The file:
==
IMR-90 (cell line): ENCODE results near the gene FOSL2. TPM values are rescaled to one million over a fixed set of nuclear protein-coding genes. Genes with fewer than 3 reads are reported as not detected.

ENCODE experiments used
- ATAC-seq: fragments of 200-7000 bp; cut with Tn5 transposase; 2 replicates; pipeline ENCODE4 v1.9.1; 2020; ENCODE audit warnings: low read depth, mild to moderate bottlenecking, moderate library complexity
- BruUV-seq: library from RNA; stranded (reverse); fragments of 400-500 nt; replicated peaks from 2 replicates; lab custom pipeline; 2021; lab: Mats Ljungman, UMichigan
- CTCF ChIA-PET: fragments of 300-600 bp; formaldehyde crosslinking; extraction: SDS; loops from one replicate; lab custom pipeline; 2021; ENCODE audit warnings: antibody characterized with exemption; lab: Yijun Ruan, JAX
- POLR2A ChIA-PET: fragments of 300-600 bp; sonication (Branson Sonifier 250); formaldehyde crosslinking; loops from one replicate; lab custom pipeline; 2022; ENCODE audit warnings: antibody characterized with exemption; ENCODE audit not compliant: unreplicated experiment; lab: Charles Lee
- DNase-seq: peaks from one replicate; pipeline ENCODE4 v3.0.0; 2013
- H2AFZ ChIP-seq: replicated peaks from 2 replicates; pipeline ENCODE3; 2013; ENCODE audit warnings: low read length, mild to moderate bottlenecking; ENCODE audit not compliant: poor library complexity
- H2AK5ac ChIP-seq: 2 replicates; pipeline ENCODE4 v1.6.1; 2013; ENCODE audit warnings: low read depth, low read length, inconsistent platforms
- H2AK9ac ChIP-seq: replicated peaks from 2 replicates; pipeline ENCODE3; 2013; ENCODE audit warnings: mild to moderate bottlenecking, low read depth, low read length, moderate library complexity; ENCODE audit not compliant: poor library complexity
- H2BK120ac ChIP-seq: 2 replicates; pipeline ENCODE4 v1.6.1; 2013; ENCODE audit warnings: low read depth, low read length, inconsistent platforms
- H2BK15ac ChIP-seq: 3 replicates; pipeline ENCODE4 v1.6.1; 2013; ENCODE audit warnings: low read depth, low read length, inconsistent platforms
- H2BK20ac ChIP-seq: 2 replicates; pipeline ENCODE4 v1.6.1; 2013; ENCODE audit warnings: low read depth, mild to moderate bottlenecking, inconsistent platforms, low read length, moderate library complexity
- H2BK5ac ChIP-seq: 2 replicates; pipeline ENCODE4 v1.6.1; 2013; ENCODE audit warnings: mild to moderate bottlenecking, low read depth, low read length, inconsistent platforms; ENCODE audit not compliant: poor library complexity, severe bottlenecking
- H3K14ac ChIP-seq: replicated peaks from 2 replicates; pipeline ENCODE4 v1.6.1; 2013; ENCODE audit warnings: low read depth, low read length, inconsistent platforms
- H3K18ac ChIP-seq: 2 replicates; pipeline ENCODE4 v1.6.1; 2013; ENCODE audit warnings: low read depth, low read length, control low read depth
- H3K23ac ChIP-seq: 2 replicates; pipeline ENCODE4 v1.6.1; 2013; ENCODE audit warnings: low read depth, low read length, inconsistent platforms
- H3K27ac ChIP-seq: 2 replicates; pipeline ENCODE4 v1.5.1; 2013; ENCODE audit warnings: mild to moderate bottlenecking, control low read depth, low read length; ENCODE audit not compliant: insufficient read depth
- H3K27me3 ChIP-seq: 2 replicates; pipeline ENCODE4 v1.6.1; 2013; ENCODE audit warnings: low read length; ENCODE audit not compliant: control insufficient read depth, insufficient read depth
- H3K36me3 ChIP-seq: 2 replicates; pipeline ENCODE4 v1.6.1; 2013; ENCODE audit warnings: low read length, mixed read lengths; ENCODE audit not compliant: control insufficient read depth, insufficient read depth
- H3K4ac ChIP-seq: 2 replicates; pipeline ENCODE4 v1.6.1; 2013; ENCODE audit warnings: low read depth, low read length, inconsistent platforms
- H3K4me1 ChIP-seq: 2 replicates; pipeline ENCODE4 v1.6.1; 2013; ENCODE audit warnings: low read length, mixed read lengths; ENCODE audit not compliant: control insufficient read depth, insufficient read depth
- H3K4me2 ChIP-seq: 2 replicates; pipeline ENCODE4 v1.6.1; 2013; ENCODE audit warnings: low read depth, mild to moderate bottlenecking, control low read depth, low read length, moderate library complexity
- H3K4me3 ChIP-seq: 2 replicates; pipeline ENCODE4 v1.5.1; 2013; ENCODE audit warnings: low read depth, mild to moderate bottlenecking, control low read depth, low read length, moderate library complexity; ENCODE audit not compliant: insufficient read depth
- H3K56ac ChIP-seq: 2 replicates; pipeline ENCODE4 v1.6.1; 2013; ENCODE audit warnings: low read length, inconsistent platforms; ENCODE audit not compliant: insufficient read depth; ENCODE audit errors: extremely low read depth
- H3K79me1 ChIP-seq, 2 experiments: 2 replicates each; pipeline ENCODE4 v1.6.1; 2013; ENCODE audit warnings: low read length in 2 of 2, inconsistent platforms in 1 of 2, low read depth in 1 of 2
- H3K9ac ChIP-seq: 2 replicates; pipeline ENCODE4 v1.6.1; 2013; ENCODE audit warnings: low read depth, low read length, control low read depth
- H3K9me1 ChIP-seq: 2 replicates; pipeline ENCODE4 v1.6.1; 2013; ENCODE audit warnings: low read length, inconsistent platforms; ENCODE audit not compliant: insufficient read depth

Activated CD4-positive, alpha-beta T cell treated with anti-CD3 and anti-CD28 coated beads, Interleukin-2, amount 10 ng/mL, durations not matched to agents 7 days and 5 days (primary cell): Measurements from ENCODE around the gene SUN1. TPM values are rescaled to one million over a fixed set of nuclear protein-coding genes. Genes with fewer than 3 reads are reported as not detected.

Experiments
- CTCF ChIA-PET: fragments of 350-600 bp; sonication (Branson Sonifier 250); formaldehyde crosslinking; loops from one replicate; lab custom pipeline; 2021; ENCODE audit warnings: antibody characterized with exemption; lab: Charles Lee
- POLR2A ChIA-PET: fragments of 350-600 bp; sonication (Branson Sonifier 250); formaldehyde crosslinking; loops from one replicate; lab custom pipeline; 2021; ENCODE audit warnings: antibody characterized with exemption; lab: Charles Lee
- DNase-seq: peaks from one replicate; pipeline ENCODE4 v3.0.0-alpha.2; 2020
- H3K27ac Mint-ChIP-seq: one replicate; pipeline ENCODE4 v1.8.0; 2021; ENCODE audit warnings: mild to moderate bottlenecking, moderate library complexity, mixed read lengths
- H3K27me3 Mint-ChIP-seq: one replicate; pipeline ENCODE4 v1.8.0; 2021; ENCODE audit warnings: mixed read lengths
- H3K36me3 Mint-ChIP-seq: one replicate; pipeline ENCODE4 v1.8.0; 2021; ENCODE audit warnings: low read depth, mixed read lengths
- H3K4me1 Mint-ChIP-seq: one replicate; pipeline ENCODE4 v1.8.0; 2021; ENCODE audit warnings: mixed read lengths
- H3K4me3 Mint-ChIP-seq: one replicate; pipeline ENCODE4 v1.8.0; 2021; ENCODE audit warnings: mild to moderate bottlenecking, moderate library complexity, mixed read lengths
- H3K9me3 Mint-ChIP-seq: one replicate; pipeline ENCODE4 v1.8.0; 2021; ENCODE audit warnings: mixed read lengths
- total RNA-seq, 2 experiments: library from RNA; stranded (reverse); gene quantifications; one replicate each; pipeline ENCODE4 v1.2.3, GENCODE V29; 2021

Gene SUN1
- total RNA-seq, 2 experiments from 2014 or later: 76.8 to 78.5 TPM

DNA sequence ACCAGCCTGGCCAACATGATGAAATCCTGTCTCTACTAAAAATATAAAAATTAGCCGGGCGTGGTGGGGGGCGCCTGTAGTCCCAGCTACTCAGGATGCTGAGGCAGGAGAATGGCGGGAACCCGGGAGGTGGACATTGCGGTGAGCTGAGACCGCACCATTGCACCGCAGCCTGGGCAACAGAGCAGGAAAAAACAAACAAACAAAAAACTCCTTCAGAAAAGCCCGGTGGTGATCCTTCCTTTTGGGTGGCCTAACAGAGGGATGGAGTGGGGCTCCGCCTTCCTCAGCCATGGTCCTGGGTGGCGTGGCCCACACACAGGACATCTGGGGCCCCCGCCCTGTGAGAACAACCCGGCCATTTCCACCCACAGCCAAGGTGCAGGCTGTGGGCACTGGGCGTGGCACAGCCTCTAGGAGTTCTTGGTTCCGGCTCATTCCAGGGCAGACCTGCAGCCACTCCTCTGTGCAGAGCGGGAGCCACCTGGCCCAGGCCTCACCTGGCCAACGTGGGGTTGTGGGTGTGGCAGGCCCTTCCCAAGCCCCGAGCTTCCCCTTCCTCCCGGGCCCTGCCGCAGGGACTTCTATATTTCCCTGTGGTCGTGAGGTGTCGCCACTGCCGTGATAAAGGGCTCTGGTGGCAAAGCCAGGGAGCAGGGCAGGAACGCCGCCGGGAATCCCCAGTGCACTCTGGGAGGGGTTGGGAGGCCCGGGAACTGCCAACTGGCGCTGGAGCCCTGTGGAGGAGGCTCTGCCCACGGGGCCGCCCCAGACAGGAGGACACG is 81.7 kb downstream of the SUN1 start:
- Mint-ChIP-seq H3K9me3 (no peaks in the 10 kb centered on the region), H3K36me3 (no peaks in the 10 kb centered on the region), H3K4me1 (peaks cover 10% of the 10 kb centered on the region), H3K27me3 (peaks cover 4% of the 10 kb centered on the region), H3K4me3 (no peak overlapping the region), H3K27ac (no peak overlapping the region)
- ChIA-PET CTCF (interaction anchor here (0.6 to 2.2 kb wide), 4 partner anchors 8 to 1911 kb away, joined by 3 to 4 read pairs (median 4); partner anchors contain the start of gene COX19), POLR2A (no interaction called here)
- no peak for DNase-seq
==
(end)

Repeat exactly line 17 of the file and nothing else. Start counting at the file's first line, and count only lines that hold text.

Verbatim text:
- H3K23ac ChIP-seq: 2 replicates; pipeline ENCODE4 v1.6.1; 2013; ENCODE audit warnings: low read depth, low read length, inconsistent platforms